As we enter the month of May, it is time to take a closer look at the ever-changing job market, changes in the stock market and mortgage rates.  Syd Leibovitch breaks down our current financial markets so that it’s just that much easier to impress friends with how on top of things you are.

U.S. job growth slows – The Labor Department reported that employers added 160,000 net new jobs in April. This fell short of the  200,000 net new jobs analysts had expected. The unemployment rate held steady at 5%, an 8-year low. Retail sales lost 3,000 net jobs.  This was especially surprising after retailers’ adding 39,000 net new jobs in March, and 157,000 in the first quarter of 2016. Construction added just 1,000 net new jobs after adding 41,000 last month. Those two sectors alone account for April’s decline.  The report showed that wage growth is finally beginning to show signs of improvement.  Average hourly wages ticked up 8 cents an hour, after increasing 6 cents an hour last month. Wages are up 2.5% for the past 12 months ending April 30, after remaining fairly stagnant since the recession.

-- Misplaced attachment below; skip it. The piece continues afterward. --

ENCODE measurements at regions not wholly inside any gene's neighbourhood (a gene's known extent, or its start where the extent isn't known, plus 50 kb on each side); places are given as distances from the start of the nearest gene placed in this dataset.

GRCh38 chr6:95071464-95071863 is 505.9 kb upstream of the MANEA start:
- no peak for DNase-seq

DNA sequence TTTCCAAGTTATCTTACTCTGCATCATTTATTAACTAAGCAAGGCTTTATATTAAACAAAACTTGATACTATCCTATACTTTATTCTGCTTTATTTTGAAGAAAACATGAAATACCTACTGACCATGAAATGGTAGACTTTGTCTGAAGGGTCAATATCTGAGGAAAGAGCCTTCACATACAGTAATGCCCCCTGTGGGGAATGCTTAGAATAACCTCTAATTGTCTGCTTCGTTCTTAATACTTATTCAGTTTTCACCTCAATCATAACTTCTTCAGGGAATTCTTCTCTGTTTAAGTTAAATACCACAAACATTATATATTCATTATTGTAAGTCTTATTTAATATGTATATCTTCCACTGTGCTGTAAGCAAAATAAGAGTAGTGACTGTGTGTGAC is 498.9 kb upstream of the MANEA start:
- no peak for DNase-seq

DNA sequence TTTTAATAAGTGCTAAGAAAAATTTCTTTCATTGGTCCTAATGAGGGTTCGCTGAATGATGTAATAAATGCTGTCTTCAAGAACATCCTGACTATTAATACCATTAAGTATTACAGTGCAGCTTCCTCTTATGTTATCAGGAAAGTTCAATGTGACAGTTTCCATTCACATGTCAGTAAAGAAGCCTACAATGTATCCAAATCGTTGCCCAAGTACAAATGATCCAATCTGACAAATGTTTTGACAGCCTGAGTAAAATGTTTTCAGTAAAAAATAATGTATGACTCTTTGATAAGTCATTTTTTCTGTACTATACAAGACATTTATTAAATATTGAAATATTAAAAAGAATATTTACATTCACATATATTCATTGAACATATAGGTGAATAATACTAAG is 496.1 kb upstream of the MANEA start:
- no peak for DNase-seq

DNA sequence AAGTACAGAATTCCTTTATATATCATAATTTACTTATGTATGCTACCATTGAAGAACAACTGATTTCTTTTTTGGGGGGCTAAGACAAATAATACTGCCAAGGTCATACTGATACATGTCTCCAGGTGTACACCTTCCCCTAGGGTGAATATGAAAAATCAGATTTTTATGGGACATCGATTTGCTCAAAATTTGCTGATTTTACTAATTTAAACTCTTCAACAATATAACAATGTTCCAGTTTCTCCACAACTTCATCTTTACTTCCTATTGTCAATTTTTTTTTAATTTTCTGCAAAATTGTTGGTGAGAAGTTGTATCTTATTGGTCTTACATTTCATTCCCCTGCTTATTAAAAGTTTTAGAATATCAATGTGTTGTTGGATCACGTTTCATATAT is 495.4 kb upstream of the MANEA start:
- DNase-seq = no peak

Stocks lower this week – Stocks dropped for a third week in a row as renewed concerns of persistent weakness overseas made investors cautious. This followed a disappointing first quarter GDP report last week and some earnings reports that were not as robust as expected.  Stocks also dropped Thursday when ADP, the nation’s largest payroll company suggested that Friday’s jobs report would be disappointing. It was, yet stocks actually recovered slightly, because investors hoped that it would give pause to the Federal Reserve to leave interest rates unchanged in June rather than raise them for only the second time since 2006. The Dow Jones Industrial Average closed the week at 17,740.63, down from 17,763.64 last week. The S&P 500 closed the week at 2,057.41, down from 2,065.30 last week. The NASDAQ closed Friday at 4,736.16 down from 4,775.36 last week.

Bond yields slightly lower again this week – The 10 year U.S. Treasury bond  closed Friday yielding 1.79%, slightly down from 1.83% last week. The 30 year U.S. Treasury bond closed Friday yielding 2.62%, also slightly lower than 2.66% last week. Mortgage rates follow bond yields so we watch bonds carefully. 

Mortgage rates lower this week – The Freddie Mac Primary Mortgage Survey released on May 5, 2016 showed that average mortgage rates from lenders surveyed for the most popular mortgage products were as follows: The 30-year fixed rate average was 3.61%. The 15-year fixed average rate was 2.88%. The 5/1 ARM average rate was 2.80%.

Have a great weekend,
Syd


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